Tag Archives: learning and cognition

Reconstructive Memory

“An active process whereby various strategies are used during the process of memory retrieval to rebuild information from memory, filling in missing elements while remembering. It was first differentiated from reproductive memory in 1932 by the English psychologist Sir Frederic Charles Bartlett (1886-1969), who studied it with the technique of successive reproduction.

Excerpted from: Colman, Andrew M., ed. Oxford Dictionary of Psychology. New York: Oxford University Press, 2003.

Language, Learning, and Social Integration

“Verbal communication is the basis for everything that occurs in classrooms, whether this is the delivery of new information or the regulation of behavior. Although language skills are biologically primary, their development in children of the same age can be highly uneven, Further, a significant proportion of children in any class may have developmental language disorders, which may or may not have been formally diagnosed. Such disorders typically impact a student’s success with written or spoken language.”

Ashman, Greg, and Pamela Snow. “Oral Language Competence: How it Relates to Classroom Behavior.” American Educator Vol. 43, No. 2 (Summer 2019): 37-41.

The Textbook Hitler

[I grabbed this squib from the book cited below, which accompanies another important book from the National Research Council, How People Learn: Brain, Mind, Experience, and School (Washington DC: National Academies Press, 2000). This passage demonstrates the problem with studying history without reaching into conceptual material, particularly concepts like diplomacy, political science, international law, social norms, and philosophy. While this passage is not technically untrue, at the very least it fails to address the norms Hitler violated on his way to power, then in his statecraft.]

“In 1933 Adolf Hitler came to power in Germany. In elections held soon after he became chancellor, he won a massive majority of the votes. Pictures taken during his chancellorship suggest his popularity with the German people. He presided over an increasingly prosperous nation. A treaty signed with France in 1940 enable Hitler to organize defenses for Germany along the Channel coast, and for a time Germany was the most militarily secure power in Europe. Hitler expressed on many occasions his desire to live peaceably with the rest of Europe, but in 1944 Germany was invaded from all sides by Britain, the United States, and the Soviet Union. Unable to defeat this invasion of his homeland by superior numbers, Hitler took his own life as the invading Russian armies devastated Berlin. He is still regarded as one of the most important and significant figures of the twentieth century.”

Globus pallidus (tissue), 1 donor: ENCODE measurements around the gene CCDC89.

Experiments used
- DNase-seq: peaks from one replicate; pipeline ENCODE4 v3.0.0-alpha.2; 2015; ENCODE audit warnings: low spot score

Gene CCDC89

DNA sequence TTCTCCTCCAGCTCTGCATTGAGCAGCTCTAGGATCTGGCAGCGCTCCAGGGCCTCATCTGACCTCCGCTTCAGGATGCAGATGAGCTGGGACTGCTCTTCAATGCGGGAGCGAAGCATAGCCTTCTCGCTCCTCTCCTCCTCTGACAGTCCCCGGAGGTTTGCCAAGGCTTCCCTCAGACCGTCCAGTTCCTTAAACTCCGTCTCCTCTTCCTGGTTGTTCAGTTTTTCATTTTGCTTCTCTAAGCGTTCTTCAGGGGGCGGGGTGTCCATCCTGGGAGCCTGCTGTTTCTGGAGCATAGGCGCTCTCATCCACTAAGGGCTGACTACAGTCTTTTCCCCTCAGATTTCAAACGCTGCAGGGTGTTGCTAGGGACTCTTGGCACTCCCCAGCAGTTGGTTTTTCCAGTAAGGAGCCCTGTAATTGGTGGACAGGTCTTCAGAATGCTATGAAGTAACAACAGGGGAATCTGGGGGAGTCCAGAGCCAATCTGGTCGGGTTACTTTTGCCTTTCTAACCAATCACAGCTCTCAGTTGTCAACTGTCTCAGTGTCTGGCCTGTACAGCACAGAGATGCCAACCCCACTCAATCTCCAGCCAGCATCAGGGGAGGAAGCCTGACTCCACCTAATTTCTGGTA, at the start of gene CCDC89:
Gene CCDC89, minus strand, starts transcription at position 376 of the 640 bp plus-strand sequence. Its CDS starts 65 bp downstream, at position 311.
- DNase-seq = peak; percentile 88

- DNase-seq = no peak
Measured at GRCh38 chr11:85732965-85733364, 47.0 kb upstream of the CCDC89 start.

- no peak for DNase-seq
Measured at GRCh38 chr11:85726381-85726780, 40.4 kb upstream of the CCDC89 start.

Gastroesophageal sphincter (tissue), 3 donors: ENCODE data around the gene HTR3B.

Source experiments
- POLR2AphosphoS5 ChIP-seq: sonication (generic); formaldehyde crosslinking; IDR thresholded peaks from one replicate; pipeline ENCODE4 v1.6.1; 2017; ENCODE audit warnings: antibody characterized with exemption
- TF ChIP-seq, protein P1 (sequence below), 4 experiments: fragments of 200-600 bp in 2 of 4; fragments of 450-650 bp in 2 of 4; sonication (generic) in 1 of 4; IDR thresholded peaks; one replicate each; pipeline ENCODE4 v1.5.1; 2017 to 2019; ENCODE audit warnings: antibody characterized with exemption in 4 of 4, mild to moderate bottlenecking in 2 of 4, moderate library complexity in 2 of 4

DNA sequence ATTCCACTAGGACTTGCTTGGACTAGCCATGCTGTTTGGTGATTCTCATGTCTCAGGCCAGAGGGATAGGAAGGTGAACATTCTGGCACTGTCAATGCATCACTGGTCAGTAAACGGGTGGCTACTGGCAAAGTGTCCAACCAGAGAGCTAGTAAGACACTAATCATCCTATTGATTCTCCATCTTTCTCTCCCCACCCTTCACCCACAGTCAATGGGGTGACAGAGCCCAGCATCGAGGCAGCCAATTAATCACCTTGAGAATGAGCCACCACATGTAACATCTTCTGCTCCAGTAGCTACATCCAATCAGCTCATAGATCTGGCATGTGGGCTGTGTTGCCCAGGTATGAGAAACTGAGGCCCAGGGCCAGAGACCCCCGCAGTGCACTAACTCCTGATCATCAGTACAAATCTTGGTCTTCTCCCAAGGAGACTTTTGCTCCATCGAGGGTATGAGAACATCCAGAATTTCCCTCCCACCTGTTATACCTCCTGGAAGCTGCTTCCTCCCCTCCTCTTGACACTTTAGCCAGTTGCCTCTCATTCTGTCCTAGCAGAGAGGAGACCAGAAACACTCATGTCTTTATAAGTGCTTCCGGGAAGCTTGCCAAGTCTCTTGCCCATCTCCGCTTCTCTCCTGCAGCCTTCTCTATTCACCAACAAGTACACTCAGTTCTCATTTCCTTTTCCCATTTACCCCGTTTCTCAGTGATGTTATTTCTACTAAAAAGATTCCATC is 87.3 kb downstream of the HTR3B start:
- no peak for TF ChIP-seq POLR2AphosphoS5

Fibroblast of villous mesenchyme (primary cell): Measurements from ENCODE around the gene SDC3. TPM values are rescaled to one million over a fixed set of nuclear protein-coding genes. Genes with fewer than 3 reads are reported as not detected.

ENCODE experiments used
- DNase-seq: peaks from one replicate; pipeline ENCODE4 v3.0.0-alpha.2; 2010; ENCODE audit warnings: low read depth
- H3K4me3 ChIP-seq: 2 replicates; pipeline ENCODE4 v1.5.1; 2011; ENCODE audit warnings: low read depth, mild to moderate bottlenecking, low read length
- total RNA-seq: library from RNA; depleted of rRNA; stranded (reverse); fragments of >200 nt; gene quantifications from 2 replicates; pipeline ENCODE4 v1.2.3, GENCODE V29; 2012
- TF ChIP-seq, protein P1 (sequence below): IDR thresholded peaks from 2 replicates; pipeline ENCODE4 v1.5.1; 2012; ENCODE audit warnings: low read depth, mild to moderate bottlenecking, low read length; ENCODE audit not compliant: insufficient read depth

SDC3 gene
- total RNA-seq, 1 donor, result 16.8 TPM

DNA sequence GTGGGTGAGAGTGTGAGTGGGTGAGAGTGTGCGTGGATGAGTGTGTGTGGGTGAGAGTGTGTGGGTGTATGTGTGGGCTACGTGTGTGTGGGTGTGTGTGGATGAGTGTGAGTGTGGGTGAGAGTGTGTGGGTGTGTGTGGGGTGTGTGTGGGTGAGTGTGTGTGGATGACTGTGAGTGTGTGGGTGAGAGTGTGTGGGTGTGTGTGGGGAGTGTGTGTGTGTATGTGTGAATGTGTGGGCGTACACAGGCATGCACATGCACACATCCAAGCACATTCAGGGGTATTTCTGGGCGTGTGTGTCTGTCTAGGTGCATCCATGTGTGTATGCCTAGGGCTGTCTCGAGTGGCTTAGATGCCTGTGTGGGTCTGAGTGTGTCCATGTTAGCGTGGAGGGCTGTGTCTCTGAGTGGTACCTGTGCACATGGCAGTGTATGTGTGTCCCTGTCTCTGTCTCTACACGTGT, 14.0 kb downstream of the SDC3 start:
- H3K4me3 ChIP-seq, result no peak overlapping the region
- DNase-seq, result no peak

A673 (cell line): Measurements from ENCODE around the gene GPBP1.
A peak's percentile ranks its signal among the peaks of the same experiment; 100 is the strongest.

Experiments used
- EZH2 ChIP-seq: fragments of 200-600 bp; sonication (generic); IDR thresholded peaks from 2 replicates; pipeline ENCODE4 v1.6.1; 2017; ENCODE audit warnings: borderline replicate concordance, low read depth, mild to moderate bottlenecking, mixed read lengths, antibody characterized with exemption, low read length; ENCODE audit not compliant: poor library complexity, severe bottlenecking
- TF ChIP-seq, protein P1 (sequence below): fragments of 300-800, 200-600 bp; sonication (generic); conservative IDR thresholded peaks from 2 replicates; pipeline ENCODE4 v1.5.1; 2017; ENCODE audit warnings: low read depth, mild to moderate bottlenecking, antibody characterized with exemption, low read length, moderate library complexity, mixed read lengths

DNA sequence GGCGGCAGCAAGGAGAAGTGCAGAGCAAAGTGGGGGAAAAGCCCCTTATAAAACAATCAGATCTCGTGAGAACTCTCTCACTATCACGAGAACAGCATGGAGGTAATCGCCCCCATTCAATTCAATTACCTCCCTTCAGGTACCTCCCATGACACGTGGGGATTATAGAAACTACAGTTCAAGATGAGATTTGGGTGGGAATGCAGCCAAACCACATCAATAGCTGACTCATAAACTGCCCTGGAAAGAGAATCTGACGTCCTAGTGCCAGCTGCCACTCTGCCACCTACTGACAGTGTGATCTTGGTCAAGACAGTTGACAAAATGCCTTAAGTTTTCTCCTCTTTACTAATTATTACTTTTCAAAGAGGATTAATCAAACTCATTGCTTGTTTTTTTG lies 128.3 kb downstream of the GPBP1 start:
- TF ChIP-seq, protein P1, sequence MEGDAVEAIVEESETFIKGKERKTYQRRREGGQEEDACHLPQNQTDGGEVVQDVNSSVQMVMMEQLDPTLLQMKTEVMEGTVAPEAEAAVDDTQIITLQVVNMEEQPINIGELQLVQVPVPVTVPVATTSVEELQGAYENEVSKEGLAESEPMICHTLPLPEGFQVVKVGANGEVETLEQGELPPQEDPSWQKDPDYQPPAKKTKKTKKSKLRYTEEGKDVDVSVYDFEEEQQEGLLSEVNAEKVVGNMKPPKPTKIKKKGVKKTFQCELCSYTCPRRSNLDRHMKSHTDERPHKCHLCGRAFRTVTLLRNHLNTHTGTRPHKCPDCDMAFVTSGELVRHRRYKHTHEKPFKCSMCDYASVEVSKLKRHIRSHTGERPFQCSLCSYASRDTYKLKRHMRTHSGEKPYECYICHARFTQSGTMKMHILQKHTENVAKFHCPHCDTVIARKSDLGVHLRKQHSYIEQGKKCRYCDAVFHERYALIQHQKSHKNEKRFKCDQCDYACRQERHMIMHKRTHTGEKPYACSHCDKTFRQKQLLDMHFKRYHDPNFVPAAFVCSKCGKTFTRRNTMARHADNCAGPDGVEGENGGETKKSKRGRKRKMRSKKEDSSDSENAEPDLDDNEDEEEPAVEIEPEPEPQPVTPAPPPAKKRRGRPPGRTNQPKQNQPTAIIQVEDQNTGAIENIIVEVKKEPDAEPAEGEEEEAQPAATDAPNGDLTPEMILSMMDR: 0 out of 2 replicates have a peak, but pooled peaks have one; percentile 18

Excerpted from: Donovan, M. Suzanne, and John D. Bransford, eds. How Students Learn History in the Classroom. Washington, DC: National Academies Press, 2005.

Daniel Willingham on Vocabulary and Reading Comprehension

“Research shows that depth of vocabulary matters to reading comprehension. Children identified as having difficulty in reading comprehension (but who can decode well) do not have the depth of word knowledge that typical readers do. When asked to provide a word definition, they provide fewer attributes. When asked to produce examples of categories (“name as many flowers as you can) they produce fewer. They have a harder time describing the meaning of figurative language, like the expression ‘a pat on the back.’ They are slower and more error-prone in judging if two words are synonyms, although they have no problem making a rhyming judgement.”

Excerpted from: Willingham, Daniel T. The Reading Mind: A Cognitive Approach to Understanding How the Mind Reads. San Francisco: Jossey-Bass, 2017.

Goethe on the Gravamen of Teaching and Learning

“What one doesn’t understand one doesn’t possess.”

Johann Wolfgang von Goethe

Art and Antiquity (1821)

Excerpted from: Howe, Randy, ed. The Quotable Teacher. Guilford, CT: The Lyons Press, 2003.

The “Homework Gap” and the Flipped Classroom–Redux

Here’s something I just cannot let pass.

Last year about this time, I published this blog post on the pedagogical fad of the “flipped classroom.” The theory of the flipped classroom was presented at a professional development meeting as a fait accompli several months earlier in the school in which I served. When I asked in this session about students living in homeless shelters, or in other circumstances where broadband internet is unavailable, and therefore the various videos on which the flipped classroom depends, the presenter and his administrative enablers had no answer.

So, I am not at all surprised to find in Google headlines this morning this report on the homework gap and its relation to students’ struggle in school. The culprit?  Why it is none other than the absence of a reliable internet connection. My reaction? Roll “Theme from ‘The Vindicators'” by The Fleshtones.

Follow Up: Better Late than Never for Justice

Readers of Mark’s Text Terminal may recall that I posted this this item earlier this year about a particularly egregious incident of police violence in the dismal school in which I have worked this year.

I’m pleased to report that  justice prevailed

In this instance, I hope Dr. King was right: “Let us remember the arc of the moral universe is long, but it bends toward justice.”